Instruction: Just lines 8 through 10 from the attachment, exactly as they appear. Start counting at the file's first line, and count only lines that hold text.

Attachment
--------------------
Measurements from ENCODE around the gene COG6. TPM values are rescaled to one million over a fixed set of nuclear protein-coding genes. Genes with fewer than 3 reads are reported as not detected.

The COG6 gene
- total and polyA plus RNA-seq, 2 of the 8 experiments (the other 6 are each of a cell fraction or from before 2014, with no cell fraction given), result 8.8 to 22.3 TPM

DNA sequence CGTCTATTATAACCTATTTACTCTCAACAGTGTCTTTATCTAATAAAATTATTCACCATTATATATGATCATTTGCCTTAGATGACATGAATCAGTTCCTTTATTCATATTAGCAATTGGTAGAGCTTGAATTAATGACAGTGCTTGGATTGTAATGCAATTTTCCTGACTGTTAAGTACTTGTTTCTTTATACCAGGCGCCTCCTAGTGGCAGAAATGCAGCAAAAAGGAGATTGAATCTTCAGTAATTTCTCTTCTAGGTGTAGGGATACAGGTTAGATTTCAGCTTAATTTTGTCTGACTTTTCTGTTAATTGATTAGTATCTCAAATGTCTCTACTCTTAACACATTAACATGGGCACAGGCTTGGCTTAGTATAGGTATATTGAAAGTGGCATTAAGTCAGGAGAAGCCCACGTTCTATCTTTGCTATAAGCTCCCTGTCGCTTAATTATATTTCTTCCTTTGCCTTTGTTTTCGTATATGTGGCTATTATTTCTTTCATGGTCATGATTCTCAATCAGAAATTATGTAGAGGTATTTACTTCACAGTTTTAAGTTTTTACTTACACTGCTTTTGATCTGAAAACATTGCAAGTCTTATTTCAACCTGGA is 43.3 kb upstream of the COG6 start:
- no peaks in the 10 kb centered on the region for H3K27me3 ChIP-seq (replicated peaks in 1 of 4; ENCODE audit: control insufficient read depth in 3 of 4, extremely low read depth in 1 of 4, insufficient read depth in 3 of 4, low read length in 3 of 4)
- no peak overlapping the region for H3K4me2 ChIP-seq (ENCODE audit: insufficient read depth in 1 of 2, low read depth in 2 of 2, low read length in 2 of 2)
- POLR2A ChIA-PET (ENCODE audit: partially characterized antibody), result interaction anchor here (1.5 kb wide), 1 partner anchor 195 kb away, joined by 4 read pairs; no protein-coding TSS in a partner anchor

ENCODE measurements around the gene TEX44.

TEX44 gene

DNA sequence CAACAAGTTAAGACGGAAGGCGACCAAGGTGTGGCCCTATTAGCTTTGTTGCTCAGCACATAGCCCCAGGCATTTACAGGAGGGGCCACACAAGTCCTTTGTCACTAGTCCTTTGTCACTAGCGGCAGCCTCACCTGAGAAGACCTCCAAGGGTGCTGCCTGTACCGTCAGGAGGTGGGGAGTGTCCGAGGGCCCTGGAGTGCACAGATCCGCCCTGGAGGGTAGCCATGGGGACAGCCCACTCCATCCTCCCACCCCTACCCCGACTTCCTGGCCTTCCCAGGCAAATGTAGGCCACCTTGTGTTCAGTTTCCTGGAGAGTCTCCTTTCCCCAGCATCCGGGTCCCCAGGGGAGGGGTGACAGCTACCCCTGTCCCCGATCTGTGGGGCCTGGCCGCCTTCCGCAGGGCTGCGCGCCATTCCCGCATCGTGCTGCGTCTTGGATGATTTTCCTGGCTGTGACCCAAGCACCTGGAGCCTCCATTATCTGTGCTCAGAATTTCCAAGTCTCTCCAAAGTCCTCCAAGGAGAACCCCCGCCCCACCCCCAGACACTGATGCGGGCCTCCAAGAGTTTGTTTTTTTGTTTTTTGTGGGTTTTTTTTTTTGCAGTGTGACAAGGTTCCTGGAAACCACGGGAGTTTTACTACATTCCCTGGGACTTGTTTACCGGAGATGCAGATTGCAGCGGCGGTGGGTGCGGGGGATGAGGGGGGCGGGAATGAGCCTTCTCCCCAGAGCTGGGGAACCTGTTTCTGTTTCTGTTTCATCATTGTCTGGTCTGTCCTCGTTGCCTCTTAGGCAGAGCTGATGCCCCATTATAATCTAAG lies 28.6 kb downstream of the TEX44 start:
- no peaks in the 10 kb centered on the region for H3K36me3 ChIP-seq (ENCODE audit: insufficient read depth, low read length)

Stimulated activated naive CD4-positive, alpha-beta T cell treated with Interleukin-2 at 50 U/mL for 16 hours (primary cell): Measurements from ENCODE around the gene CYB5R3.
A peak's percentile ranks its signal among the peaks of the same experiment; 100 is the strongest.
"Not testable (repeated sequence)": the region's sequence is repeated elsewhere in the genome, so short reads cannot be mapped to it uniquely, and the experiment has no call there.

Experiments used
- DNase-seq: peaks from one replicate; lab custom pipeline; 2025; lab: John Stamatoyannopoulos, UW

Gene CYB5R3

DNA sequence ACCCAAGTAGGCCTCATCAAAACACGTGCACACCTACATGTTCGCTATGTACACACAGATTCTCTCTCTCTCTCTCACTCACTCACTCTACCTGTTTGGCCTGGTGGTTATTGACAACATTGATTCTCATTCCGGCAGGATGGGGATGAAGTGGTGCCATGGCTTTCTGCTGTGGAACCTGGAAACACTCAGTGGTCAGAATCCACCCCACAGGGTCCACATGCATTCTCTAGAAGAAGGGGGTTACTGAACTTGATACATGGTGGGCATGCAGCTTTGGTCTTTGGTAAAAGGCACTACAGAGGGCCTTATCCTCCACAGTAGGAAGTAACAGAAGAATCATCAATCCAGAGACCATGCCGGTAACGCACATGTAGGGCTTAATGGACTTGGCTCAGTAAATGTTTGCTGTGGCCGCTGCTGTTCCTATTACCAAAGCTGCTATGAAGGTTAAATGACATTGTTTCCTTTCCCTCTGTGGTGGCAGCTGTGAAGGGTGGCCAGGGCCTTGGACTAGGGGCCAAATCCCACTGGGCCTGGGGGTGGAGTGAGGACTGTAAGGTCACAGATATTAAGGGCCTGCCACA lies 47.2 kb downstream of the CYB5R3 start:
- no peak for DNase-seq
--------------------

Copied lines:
ENCODE measurements around the gene TEX44.

TEX44 gene

DNA sequence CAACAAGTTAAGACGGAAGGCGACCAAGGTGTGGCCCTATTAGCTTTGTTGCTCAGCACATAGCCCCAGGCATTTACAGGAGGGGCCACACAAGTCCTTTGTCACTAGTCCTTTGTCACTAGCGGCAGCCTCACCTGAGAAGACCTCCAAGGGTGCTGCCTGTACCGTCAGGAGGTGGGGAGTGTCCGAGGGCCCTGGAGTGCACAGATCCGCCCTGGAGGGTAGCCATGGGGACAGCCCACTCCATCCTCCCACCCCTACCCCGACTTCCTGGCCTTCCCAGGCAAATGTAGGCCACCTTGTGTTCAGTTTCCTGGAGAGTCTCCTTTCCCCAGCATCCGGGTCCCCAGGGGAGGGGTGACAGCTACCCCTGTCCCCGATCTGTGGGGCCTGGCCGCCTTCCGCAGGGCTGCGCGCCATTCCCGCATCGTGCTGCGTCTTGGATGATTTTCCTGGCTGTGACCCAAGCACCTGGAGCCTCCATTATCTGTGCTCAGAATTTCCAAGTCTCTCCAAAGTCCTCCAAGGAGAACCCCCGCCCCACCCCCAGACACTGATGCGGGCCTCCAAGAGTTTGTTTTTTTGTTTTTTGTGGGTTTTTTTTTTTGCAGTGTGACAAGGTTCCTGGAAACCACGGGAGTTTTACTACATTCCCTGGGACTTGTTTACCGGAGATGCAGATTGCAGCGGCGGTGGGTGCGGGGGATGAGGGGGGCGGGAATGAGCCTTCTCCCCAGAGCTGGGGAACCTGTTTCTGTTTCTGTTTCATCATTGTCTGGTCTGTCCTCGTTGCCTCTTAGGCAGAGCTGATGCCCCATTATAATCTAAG lies 28.6 kb downstream of the TEX44 start: